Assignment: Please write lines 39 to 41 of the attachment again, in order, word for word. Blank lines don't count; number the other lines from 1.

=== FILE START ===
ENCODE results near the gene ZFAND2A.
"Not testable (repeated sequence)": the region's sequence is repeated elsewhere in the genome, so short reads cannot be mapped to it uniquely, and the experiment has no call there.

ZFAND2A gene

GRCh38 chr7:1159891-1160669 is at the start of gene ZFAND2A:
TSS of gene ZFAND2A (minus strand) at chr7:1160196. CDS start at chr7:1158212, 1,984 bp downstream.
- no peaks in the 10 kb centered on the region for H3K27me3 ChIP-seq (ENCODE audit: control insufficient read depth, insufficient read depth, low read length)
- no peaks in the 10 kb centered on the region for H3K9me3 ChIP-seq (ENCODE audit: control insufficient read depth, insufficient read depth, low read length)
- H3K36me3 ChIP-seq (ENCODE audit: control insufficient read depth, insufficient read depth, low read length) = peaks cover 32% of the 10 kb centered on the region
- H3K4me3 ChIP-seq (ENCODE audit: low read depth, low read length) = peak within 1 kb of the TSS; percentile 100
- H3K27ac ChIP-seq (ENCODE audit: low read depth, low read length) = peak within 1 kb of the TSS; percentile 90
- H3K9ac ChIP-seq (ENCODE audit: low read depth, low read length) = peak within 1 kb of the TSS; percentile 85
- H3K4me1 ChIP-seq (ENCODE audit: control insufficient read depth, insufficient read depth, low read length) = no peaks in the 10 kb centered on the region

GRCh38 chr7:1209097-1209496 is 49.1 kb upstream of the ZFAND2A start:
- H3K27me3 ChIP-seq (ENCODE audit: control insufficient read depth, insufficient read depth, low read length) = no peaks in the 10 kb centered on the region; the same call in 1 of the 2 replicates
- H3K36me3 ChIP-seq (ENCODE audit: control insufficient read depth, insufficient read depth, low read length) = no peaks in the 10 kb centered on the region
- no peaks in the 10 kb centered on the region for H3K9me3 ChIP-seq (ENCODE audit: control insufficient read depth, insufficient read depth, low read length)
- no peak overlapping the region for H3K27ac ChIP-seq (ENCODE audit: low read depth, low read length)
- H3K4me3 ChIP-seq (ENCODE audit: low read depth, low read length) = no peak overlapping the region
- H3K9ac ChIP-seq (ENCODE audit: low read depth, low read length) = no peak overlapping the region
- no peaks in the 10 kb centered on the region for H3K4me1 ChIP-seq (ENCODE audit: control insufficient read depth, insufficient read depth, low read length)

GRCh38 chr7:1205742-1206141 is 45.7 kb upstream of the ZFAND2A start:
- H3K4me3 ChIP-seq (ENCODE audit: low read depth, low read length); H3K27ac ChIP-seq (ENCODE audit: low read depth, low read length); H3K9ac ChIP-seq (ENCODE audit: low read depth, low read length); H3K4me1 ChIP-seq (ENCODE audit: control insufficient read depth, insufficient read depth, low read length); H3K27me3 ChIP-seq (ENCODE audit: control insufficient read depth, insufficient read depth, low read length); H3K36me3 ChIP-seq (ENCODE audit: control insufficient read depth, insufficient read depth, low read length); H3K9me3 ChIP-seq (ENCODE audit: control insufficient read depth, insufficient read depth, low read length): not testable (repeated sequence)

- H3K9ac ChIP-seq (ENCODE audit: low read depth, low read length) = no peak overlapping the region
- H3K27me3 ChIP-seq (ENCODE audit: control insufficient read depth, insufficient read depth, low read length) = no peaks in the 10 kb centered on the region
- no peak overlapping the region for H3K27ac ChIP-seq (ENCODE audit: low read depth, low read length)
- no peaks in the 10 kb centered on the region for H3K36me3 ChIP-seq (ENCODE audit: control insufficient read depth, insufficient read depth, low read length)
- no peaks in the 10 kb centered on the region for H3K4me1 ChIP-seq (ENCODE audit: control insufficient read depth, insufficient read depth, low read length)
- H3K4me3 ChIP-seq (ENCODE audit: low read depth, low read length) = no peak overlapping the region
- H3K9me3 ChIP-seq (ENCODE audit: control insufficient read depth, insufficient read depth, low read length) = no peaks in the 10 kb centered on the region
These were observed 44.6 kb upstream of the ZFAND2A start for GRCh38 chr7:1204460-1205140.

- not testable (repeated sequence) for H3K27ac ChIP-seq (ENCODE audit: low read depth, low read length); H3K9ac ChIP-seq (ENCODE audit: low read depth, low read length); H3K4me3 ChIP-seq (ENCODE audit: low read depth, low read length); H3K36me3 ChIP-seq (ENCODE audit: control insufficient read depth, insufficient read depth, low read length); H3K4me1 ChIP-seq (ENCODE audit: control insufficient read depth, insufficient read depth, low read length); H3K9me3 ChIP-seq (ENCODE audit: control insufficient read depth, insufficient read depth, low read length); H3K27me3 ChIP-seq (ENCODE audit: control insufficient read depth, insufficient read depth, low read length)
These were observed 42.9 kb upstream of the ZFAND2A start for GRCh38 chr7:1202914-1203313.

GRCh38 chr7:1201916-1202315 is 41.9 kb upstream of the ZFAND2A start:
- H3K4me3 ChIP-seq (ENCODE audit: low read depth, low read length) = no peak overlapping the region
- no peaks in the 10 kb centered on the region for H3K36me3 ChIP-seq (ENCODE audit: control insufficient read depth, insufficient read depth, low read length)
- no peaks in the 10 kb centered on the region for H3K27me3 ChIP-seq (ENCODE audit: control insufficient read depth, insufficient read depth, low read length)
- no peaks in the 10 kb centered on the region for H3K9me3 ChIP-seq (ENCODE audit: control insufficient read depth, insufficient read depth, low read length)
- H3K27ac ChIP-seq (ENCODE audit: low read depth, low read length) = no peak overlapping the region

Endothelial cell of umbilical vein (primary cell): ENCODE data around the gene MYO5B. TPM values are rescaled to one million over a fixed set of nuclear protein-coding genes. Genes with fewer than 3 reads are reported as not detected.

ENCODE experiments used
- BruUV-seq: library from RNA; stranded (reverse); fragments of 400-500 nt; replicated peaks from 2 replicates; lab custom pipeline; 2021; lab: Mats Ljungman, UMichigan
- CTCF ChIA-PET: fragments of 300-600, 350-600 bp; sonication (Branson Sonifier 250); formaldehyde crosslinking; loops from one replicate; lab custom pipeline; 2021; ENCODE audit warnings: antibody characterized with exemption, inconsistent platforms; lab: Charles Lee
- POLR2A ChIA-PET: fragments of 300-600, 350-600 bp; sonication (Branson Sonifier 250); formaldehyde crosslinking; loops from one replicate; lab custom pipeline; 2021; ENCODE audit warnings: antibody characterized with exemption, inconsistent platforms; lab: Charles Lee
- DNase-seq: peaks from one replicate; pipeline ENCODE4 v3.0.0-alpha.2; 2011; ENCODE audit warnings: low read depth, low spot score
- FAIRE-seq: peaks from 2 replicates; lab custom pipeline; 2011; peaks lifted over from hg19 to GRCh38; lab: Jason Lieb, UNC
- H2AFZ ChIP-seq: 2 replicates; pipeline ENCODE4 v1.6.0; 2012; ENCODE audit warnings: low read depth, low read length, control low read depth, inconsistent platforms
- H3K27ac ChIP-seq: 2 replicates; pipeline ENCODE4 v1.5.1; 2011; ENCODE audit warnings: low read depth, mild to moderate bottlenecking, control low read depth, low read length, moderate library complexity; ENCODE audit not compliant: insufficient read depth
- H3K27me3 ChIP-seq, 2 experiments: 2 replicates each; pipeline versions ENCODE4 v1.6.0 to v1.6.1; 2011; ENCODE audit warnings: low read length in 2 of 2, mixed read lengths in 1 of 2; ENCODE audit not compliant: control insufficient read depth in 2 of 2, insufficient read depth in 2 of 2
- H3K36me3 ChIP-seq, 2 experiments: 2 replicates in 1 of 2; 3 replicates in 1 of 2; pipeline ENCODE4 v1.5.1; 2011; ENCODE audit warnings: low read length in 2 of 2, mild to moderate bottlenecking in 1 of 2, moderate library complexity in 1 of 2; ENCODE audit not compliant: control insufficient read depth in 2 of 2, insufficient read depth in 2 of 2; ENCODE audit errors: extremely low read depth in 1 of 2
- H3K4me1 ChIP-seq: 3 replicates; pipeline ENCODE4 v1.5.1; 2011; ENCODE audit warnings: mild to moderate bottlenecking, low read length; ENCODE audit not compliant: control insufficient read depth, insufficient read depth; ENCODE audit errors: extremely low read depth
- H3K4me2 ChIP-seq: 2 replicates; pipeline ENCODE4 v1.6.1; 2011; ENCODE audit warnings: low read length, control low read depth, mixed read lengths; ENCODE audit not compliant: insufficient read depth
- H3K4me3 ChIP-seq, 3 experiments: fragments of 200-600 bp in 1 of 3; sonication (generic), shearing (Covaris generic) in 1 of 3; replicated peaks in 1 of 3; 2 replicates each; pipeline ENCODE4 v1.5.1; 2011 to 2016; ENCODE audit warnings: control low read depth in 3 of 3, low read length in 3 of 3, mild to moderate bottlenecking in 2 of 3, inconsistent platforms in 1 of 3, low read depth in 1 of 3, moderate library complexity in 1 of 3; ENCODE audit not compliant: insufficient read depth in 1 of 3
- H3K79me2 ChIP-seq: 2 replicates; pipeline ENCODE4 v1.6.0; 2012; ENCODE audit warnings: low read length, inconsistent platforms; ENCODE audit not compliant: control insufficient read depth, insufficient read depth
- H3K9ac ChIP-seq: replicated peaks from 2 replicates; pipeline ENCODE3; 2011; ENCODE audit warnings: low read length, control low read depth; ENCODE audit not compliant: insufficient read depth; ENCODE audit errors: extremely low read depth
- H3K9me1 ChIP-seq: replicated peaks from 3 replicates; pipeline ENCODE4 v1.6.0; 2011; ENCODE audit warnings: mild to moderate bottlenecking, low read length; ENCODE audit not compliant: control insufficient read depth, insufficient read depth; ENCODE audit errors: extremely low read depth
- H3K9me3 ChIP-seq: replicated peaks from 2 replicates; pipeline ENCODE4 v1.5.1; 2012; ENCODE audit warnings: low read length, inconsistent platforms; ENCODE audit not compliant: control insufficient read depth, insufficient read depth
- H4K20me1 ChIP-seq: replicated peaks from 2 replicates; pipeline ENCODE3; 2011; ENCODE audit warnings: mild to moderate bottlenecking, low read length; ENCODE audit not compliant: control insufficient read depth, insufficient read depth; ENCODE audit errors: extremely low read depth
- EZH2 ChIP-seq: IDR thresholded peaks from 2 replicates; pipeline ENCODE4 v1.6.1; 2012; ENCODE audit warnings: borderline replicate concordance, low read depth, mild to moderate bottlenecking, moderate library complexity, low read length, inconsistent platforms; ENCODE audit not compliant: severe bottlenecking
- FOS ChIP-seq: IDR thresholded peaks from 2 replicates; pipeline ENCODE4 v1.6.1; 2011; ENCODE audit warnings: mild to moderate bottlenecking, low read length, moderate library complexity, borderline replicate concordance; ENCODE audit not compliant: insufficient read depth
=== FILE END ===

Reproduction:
Endothelial cell of umbilical vein (primary cell): ENCODE data around the gene MYO5B. TPM values are rescaled to one million over a fixed set of nuclear protein-coding genes. Genes with fewer than 3 reads are reported as not detected.

ENCODE experiments used
- BruUV-seq: library from RNA; stranded (reverse); fragments of 400-500 nt; replicated peaks from 2 replicates; lab custom pipeline; 2021; lab: Mats Ljungman, UMichigan